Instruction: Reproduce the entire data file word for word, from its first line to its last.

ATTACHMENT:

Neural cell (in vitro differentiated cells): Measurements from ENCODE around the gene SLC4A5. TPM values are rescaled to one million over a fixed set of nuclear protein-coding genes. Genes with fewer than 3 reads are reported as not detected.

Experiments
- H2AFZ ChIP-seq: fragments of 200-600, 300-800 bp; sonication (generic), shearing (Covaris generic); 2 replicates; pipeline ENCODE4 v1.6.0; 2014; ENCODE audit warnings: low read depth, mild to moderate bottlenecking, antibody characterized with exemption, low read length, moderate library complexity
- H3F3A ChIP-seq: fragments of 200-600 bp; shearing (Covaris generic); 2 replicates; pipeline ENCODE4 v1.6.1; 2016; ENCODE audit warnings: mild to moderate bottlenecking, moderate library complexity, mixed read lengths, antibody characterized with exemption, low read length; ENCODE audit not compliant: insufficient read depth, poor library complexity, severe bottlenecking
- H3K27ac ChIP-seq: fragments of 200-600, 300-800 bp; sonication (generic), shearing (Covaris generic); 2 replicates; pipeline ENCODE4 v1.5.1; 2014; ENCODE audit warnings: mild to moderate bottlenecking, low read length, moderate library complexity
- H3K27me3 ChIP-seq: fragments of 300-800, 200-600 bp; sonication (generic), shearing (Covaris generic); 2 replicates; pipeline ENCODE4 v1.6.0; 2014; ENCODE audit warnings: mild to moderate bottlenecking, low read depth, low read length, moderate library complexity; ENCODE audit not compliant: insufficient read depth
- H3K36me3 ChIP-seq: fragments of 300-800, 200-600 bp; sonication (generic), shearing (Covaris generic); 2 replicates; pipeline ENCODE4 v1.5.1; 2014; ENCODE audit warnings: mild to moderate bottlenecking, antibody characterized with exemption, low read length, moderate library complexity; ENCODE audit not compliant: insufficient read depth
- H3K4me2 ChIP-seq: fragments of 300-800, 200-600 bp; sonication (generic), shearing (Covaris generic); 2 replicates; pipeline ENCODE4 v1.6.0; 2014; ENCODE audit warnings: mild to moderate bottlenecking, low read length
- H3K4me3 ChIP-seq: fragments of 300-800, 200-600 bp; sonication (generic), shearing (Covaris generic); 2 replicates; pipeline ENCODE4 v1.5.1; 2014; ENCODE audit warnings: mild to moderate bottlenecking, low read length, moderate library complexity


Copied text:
Neural cell (in vitro differentiated cells): Measurements from ENCODE around the gene SLC4A5. TPM values are rescaled to one million over a fixed set of nuclear protein-coding genes. Genes with fewer than 3 reads are reported as not detected.

Experiments
- H2AFZ ChIP-seq: fragments of 200-600, 300-800 bp; sonication (generic), shearing (Covaris generic); 2 replicates; pipeline ENCODE4 v1.6.0; 2014; ENCODE audit warnings: low read depth, mild to moderate bottlenecking, antibody characterized with exemption, low read length, moderate library complexity
- H3F3A ChIP-seq: fragments of 200-600 bp; shearing (Covaris generic); 2 replicates; pipeline ENCODE4 v1.6.1; 2016; ENCODE audit warnings: mild to moderate bottlenecking, moderate library complexity, mixed read lengths, antibody characterized with exemption, low read length; ENCODE audit not compliant: insufficient read depth, poor library complexity, severe bottlenecking
- H3K27ac ChIP-seq: fragments of 200-600, 300-800 bp; sonication (generic), shearing (Covaris generic); 2 replicates; pipeline ENCODE4 v1.5.1; 2014; ENCODE audit warnings: mild to moderate bottlenecking, low read length, moderate library complexity
- H3K27me3 ChIP-seq: fragments of 300-800, 200-600 bp; sonication (generic), shearing (Covaris generic); 2 replicates; pipeline ENCODE4 v1.6.0; 2014; ENCODE audit warnings: mild to moderate bottlenecking, low read depth, low read length, moderate library complexity; ENCODE audit not compliant: insufficient read depth
- H3K36me3 ChIP-seq: fragments of 300-800, 200-600 bp; sonication (generic), shearing (Covaris generic); 2 replicates; pipeline ENCODE4 v1.5.1; 2014; ENCODE audit warnings: mild to moderate bottlenecking, antibody characterized with exemption, low read length, moderate library complexity; ENCODE audit not compliant: insufficient read depth
- H3K4me2 ChIP-seq: fragments of 300-800, 200-600 bp; sonication (generic), shearing (Covaris generic); 2 replicates; pipeline ENCODE4 v1.6.0; 2014; ENCODE audit warnings: mild to moderate bottlenecking, low read length
- H3K4me3 ChIP-seq: fragments of 300-800, 200-600 bp; sonication (generic), shearing (Covaris generic); 2 replicates; pipeline ENCODE4 v1.5.1; 2014; ENCODE audit warnings: mild to moderate bottlenecking, low read length, moderate library complexity